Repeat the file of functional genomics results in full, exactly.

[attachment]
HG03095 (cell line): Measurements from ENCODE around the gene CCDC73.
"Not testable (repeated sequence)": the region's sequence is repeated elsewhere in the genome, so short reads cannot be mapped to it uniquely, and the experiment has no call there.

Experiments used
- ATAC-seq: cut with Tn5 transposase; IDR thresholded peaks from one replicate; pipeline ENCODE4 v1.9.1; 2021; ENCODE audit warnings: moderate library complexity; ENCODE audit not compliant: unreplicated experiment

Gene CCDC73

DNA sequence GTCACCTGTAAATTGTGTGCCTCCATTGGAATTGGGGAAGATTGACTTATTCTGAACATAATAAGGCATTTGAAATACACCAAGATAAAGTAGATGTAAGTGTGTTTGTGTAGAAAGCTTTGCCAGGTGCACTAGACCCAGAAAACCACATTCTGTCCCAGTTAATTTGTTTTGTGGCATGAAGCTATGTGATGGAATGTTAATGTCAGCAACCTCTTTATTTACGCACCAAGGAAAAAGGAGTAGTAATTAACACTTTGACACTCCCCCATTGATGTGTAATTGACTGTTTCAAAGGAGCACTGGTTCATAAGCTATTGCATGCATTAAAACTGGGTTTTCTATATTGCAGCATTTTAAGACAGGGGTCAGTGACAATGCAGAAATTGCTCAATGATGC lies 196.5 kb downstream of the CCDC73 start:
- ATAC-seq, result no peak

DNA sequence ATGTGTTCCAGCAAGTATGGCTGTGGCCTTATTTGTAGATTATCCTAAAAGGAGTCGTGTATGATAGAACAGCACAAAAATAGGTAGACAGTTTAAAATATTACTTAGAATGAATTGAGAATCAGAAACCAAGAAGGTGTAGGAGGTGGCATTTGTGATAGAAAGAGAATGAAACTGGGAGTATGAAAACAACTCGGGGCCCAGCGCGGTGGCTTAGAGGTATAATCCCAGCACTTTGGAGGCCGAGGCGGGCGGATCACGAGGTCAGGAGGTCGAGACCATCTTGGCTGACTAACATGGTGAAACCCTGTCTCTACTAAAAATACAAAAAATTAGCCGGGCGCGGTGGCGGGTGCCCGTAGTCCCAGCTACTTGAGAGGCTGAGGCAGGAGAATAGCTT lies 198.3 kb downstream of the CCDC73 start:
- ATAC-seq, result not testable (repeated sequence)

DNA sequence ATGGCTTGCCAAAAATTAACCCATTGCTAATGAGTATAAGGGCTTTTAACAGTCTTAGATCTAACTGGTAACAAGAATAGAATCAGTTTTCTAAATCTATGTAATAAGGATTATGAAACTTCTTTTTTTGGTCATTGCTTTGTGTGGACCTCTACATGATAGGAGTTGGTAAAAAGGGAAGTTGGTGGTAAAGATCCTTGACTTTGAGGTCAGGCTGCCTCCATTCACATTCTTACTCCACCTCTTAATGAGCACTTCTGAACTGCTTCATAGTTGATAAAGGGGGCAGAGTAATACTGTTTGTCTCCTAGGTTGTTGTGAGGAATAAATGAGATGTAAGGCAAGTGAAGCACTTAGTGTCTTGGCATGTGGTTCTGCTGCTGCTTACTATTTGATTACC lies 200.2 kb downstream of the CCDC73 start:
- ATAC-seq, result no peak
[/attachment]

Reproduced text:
HG03095 (cell line): Measurements from ENCODE around the gene CCDC73.
"Not testable (repeated sequence)": the region's sequence is repeated elsewhere in the genome, so short reads cannot be mapped to it uniquely, and the experiment has no call there.

Experiments used
- ATAC-seq: cut with Tn5 transposase; IDR thresholded peaks from one replicate; pipeline ENCODE4 v1.9.1; 2021; ENCODE audit warnings: moderate library complexity; ENCODE audit not compliant: unreplicated experiment

Gene CCDC73

DNA sequence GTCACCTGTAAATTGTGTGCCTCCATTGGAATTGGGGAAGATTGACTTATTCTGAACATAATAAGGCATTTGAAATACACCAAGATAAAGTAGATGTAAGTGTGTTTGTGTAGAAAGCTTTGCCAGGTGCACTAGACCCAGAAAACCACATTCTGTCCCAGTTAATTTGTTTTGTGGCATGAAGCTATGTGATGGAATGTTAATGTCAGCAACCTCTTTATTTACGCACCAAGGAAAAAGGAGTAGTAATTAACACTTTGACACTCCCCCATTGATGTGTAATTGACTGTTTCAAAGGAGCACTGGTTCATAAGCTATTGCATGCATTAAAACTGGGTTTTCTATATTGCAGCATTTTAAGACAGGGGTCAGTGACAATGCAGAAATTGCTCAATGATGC lies 196.5 kb downstream of the CCDC73 start:
- ATAC-seq, result no peak

DNA sequence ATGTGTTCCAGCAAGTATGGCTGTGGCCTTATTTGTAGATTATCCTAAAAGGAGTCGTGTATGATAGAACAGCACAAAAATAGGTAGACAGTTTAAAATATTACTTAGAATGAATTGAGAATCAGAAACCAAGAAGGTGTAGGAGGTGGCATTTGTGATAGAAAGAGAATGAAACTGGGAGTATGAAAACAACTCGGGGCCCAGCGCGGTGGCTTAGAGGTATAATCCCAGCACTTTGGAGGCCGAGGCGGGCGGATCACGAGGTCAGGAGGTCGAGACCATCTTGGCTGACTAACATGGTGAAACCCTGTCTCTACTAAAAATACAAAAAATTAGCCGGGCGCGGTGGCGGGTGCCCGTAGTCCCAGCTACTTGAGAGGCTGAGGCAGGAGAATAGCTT lies 198.3 kb downstream of the CCDC73 start:
- ATAC-seq, result not testable (repeated sequence)

DNA sequence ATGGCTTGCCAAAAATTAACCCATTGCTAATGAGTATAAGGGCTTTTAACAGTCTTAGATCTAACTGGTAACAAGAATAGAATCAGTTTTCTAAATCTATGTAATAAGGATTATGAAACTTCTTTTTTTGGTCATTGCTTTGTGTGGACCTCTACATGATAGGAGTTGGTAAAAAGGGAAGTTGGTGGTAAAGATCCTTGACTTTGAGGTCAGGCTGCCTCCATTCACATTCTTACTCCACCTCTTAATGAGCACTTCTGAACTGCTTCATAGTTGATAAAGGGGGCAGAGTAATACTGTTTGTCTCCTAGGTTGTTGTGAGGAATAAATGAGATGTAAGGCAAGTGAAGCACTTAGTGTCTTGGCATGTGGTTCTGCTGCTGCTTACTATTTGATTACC lies 200.2 kb downstream of the CCDC73 start:
- ATAC-seq, result no peak